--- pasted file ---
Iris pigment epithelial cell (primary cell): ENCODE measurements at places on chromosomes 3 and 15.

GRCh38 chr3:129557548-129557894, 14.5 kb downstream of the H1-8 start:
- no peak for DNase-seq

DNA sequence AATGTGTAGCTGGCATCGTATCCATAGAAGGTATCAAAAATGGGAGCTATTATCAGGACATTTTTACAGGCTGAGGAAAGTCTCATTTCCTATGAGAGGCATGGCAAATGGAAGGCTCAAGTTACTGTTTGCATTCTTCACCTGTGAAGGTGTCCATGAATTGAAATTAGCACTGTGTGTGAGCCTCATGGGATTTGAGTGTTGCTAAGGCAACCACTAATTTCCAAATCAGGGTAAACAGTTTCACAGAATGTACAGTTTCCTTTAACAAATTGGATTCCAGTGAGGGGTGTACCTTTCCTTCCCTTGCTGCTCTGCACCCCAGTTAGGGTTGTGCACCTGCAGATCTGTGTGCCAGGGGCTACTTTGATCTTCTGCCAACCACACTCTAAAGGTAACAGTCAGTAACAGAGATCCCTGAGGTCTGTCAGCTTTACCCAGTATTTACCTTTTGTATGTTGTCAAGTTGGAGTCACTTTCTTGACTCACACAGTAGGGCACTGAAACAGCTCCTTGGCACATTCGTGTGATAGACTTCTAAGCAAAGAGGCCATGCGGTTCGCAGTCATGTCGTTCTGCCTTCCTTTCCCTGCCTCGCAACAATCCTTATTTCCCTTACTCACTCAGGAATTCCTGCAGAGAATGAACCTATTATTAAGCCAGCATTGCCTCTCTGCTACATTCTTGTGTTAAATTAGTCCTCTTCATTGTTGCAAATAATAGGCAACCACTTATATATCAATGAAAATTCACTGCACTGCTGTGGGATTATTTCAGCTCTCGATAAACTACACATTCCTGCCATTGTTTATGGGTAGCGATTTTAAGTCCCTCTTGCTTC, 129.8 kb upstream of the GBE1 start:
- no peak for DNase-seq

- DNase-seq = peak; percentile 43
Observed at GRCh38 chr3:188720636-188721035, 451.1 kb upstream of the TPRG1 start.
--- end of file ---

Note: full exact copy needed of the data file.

Iris pigment epithelial cell (primary cell): ENCODE measurements at places on chromosomes 3 and 15.

GRCh38 chr3:129557548-129557894, 14.5 kb downstream of the H1-8 start:
- no peak for DNase-seq

DNA sequence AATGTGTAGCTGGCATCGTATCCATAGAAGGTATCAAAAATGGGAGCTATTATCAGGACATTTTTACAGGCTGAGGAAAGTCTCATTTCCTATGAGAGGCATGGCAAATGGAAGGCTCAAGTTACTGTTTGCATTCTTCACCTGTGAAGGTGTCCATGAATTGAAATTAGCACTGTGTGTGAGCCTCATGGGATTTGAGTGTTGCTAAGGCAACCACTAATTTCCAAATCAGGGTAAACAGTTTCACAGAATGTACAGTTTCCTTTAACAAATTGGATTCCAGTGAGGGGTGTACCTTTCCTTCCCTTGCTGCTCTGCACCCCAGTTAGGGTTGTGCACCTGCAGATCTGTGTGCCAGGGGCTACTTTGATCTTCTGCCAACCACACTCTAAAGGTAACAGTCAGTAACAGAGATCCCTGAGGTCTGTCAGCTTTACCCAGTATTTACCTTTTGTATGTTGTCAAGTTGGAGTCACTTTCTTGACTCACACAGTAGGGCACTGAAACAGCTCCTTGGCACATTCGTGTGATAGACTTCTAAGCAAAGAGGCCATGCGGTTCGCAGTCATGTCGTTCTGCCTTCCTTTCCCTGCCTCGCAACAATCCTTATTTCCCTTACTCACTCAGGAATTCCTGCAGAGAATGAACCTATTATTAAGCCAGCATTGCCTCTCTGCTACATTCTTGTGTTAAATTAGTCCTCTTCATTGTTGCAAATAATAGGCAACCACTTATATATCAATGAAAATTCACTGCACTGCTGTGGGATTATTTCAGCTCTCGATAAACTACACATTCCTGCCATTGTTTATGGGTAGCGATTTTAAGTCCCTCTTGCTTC, 129.8 kb upstream of the GBE1 start:
- no peak for DNase-seq

- DNase-seq = peak; percentile 43
Observed at GRCh38 chr3:188720636-188721035, 451.1 kb upstream of the TPRG1 start.